I don’t think I’ve spent more time with a mathematical definition than I did with compactness. It is an important mathematical property and one that initially left me entirely bewildered.

There are two definitions of compactness. One is the real definition, and one is a "definition" that is equivalent in some popular settings, namely the number line, the plane, and other Euclidean spaces. (The fact that the two definitions are equivalent is called the Heine-Borel theorem.)

The real definition of compactness is that a space is compact if every open cover of the space has a finite subcover. I don’t know how many times I repeated that definition to myself in my undergraduate topology class, wondering if my incantations would eventually help me understand what in the world compactness was.

Almost simultaneously, I learned the practical definition of compactness in Euclidean spaces: a set is compact if it is closed and bounded. A set is *closed* if it contains all points that are extremal in some sense; for example, a filled-in circle including the outer boundary is closed, while a filled-in circle that doesn’t include the outer boundary is not closed. *Bounded *is a little more like what it sounds like: points in a bounded space are all within some fixed distance of each other.

It took me a long time to connect these two ways of looking at compactness, and I’m not going to do that in this post. (If you’re taking an introduction to analysis or topology class, you might have the delightful opportunity to learn the Heine-Borel theorem for yourself. Hooray!) But I will unpack the first definition a bit. An *open cover* is a collection of open sets (read more about those here) that covers a space. An example would be the set of all open intervals, which covers the real number line.

Of course, the collection of all open intervals in the number line contains a heck of a lot of intervals! Compactness asks if there is a way to whittle down that collection to a finite number of intervals and still cover the entire number line. That is, could we find a finite number of open intervals so that every point on the number line is in at least one of them? We could eliminate a lot of the intervals and still cover the line — we could, for example, only permit unit-length intervals whose endpoints were at integers or integers-and-a-half — but we could never pare our collection down to a finite number of intervals and still span the entire number line. If we reduced it to 100 unit intervals, for example, we could only cover a maximum of 100 units of length on the infinite number line, and that’s if none of the intervals overlapped! So the number line is not compact because we have found an open cover that does not have a finite subcover.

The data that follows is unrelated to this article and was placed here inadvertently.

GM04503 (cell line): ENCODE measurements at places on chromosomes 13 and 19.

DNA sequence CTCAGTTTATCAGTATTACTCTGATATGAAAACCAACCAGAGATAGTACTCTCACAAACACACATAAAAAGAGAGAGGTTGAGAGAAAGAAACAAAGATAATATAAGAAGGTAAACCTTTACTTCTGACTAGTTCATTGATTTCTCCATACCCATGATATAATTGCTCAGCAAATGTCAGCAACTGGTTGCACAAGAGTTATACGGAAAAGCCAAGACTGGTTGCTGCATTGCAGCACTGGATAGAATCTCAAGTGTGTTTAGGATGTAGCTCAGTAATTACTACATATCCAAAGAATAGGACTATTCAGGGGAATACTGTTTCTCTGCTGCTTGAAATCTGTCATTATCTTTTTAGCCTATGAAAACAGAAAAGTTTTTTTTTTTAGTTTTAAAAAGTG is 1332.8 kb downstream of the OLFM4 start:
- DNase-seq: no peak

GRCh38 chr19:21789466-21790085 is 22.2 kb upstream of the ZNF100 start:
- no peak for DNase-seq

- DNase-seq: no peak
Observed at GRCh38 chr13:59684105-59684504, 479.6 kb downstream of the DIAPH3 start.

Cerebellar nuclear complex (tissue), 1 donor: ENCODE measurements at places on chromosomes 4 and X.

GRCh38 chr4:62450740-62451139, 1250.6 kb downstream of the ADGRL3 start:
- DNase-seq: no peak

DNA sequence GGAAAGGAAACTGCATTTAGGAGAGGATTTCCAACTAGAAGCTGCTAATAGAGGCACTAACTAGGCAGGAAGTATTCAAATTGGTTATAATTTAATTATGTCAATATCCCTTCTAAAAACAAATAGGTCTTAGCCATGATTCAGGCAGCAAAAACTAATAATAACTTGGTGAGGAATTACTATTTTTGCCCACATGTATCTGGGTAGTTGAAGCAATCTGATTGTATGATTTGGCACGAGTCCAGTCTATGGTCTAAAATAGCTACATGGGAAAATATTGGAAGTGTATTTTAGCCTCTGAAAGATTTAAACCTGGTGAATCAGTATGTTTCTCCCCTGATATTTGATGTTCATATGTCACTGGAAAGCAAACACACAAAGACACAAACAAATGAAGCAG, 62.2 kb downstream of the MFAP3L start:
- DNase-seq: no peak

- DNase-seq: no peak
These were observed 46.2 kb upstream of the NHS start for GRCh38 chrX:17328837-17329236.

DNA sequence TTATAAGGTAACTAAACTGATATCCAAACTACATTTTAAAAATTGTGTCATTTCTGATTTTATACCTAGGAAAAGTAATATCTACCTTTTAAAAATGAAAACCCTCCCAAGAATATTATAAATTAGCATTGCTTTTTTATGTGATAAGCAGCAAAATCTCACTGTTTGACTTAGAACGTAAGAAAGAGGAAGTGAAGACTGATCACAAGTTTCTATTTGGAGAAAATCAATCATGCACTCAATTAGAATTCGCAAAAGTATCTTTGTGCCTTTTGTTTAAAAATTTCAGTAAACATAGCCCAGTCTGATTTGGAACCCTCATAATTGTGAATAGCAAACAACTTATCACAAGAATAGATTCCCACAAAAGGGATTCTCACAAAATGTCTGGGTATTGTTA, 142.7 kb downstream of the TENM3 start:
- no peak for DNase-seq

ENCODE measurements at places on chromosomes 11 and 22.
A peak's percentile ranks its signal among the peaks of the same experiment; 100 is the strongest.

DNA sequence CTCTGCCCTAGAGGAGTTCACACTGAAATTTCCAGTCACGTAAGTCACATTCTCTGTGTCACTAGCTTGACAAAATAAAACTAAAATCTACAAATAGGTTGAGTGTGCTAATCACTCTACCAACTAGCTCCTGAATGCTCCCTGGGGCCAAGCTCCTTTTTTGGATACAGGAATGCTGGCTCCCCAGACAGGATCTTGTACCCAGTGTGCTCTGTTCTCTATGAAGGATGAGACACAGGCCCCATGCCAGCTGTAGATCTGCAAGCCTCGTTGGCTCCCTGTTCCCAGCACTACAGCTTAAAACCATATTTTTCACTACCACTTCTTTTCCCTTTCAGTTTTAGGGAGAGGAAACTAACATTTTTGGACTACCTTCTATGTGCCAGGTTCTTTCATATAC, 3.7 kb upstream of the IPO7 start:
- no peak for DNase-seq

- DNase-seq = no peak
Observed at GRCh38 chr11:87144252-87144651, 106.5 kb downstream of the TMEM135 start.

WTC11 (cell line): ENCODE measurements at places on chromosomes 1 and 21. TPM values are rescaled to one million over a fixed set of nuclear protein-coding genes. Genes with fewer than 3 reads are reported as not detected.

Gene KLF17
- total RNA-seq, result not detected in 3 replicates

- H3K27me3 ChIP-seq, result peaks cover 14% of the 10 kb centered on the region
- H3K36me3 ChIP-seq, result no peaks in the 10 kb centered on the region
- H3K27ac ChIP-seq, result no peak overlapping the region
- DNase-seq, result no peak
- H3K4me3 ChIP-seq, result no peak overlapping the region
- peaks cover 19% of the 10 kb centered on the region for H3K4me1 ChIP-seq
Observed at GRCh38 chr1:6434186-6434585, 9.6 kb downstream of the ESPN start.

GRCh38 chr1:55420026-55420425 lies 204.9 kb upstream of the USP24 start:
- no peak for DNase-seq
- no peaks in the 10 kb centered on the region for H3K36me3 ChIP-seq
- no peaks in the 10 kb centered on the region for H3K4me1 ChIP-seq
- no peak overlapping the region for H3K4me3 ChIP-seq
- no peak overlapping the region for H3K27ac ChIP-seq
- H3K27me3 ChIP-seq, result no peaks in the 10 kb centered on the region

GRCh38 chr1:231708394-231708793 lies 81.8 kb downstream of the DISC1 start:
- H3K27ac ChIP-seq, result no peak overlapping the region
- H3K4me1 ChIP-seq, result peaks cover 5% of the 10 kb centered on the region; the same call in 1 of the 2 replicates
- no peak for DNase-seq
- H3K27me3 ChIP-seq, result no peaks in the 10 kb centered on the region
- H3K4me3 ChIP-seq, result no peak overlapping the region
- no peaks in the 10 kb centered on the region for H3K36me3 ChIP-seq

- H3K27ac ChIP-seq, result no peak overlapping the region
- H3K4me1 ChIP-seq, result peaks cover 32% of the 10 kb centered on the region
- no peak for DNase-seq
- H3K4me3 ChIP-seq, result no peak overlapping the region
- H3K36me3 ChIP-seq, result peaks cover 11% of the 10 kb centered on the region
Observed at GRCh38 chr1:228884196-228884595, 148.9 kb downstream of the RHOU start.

A set does not have to be infinite in length or area to be non-compact. A closed interval and an open interval make a good case study for how we can think about compactness. For convenience, we might as well look at the intervals (0,1) and [0,1]. (The first is all the real numbers between 0 and 1 not including the endpoints, the second is all the real numbers between 0 and 1 including 0 and 1.) The open interval (0,1) is not compact because we can build a covering of the interval that doesn’t have a finite subcover. We can do that by looking at all intervals of the form (1/n,1). Each one of those intervals lies within (0,1), and put together, any number in the interval (0,1) is in at least one interval of the form (1/n,1). For example, the point .0001 is in the interval (1/10001,1), even though it’s not in the intervals (1/2,1), (1/3,1), and so on up to (1/10000,1). But if we want to cover the entire interval (0,1) with only a finite subcollection, we will fail. Any finite subcollection will have a largest interval in it, whether it’s (1/10,1) or (1/10000,1) or (1/Graham’s number,1). In any case, we can find numbers between 0 and the left endpoint of the largest interval that won’t be covered by our finite subcollection.